Beginning with the annual football game Thursday night, the induction ceremonies for the National Football League Hall of Fame Class of 2017 takes place this weekend. The Hall, located in Canton, Ohio, will welcome seven more members into the prestigious fraternity, bringing the Hall total to 310 members. The Class of 2017 includes seven former players. One influential owner (Jerry Jones, not pictured) will be inducted, as well.
Morten Andersen: Born in Struer, Denmark, Andersen kicked for the Saints, Giants, Falcons, Chiefs, and Vikings over a 25-year career. A seven-time All-Pro, Andersen has the distinct achievement of being the leading career scorer for two different teams, New Orleans and Atlanta.
His best season was 1995 when he scored a career-high 122 points, making eight 50+ yard field goals. He was a member of the All-Decade Team for both the 1980s and the 1990s. Andersen is the first pure placekicker to make the National Football League Hall of Fame, though other enshrinees have placekicked, as well. Ray Guy, enshrined in 2014, is the only pure punter in the Hall.
Terrell Davis: Unlike the quarter-century career of Morten Andersen, Terrell Davis’ career was a short one. During his seven-year tenure with the Denver Broncos, Davis was just one of four running backs to gain more than 2,000 yards in a single season.
He achieved that pinnacle in 1998. Davis still holds the NFL record for consecutive playoff games with 100+ yards rushing (7). He was named the MVP of Super Bowl XXXII for his superb performance in Denver’s victory over Green Bay. Terrell Davis was born in San Diego.
Kenny Easley: Born in Chesapeake, Virginia, Easley was a devastating hitter during his collegiate days at UCLA.
He continued those contact pursuits as a member of the Seattle Seahawks. The fourth overall pick in the 1991 draft, Easley was named Defensive Rookie of the Year and was instrumental in turning the Seahawks’ defense into a feared unit. He was Defensive Player of the Year in 1984 after recording league-high and career-best 10 interceptions. His seven-year career, cut short by illness, included 32 interceptions for 538 return yards and three touchdowns.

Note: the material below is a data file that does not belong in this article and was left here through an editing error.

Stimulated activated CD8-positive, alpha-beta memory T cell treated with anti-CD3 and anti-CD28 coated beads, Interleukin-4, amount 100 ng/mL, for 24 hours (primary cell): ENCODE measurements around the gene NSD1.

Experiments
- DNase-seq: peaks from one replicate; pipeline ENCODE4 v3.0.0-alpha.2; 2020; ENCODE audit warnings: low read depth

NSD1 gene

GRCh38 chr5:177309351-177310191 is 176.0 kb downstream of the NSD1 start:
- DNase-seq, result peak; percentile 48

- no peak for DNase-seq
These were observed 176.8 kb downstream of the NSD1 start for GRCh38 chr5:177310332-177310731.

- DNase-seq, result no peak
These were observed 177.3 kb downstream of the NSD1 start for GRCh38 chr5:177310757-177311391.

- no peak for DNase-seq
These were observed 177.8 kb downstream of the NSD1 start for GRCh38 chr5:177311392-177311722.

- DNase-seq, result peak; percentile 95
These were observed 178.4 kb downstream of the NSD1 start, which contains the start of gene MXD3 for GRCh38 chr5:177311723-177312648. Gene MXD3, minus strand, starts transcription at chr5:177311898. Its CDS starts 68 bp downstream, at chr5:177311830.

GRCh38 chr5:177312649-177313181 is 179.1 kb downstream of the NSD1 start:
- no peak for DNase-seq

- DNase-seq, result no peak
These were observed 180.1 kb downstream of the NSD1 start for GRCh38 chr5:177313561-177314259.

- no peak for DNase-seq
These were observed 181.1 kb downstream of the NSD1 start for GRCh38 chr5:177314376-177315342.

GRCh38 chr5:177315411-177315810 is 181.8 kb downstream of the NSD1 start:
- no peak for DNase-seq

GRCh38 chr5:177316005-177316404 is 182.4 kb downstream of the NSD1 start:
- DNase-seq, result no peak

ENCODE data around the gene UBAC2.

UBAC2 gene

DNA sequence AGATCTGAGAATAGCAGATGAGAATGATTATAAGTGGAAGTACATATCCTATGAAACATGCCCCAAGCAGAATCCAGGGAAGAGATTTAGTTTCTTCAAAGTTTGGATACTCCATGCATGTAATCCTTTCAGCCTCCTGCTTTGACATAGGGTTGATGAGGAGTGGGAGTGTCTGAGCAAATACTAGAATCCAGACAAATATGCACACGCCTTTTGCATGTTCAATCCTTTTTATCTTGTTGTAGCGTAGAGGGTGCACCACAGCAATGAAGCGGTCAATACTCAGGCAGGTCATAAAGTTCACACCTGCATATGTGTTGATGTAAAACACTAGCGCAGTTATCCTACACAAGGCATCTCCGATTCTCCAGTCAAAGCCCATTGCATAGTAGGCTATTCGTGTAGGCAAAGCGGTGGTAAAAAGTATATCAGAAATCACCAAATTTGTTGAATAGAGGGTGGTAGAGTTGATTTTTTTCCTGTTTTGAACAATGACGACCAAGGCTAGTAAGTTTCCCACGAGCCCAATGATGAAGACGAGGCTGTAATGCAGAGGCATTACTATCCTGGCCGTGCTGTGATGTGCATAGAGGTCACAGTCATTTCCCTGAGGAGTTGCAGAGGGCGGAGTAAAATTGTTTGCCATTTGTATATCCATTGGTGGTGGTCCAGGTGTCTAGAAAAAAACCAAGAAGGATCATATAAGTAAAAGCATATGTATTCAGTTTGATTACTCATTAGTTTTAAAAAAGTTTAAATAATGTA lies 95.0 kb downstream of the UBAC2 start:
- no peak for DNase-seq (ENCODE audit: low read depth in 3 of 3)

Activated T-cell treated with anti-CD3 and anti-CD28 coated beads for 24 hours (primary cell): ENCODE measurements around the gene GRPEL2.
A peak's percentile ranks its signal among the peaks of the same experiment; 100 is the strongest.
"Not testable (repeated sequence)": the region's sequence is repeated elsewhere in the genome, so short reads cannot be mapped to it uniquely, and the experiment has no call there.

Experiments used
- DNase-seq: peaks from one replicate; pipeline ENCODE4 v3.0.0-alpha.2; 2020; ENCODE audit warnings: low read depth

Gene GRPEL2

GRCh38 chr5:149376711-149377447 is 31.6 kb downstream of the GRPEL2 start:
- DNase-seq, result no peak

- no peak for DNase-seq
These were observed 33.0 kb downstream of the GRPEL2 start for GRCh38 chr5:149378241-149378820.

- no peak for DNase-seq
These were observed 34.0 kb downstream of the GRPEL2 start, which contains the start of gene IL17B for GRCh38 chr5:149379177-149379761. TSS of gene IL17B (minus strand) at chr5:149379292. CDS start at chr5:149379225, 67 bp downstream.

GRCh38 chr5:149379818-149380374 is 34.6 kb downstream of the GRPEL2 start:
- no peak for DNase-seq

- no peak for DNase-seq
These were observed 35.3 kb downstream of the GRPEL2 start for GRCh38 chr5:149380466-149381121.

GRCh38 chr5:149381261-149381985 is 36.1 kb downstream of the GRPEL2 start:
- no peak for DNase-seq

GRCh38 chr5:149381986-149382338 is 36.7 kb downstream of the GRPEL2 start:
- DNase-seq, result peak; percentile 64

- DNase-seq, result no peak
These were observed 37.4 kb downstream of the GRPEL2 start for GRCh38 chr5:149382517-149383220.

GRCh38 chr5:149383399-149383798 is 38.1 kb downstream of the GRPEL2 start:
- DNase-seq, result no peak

Jason Taylor: Over a decade and a half, Taylor was one of the league’s most-feared defenders, compiling139.5 sacks, along with eight interceptions for 110 yards and three TDs.
He recovered 29 opponents’ fumbles, a number that ties him with Rickey Jackson for career most. Taylor was Miami’s MVP four times and was a three-time All-Pro selection. He also played for Washington and the New York Jets for one season each. Jason Taylor was born in Pittsburgh, PA.
LaDainian Tomlinson: Fans of the San Diego Chargers thrilled to LaDainian Tomlinson’s efforts on the field for nine years.
New York Jets’ fans cheered him on for two additional years at the end of his fine career. The fifth overall selection in the 2001 draft, he burst on the scene with over 1200 yards his rookie year. That was to be just the first of eight straight 1000+ yard campaigns. L.T. set an NFL record with at least one rushing touchdown in 18 straight games. Not just a gifted runner, he hauled in 100 receptions in his third year with the Bolts. Truly a triple-threat, Tomlinson threw seven TD passes during his career. He is a proud son of Rosebud, Texas.
Kurt Warner: “Out of nowhere” truly applies in the case of quarterback Kurt Warner. Undrafted out of tiny Northern Iowa, Warner failed to stick with both the Packers and the Rams. Eventually, he was to successfully toil for the Rams, Giants, and Arizona Cardinals.
Before his NFL career, he played in Amsterdam and in the Arena Football League. Once he arrived, though, it was a “wow” moment for Rams’ fans. He was to become a two-time NFL MVP (1999 and 2001) and was named Super Bowl XXXIV MVP for leading his team to a 23-16 victory over Tennessee. He is the only QB to throw for 300+ yards in three different Super Bowls and was a four-time Pro Bowler. Kurt Warner was born in Burlington, Iowa.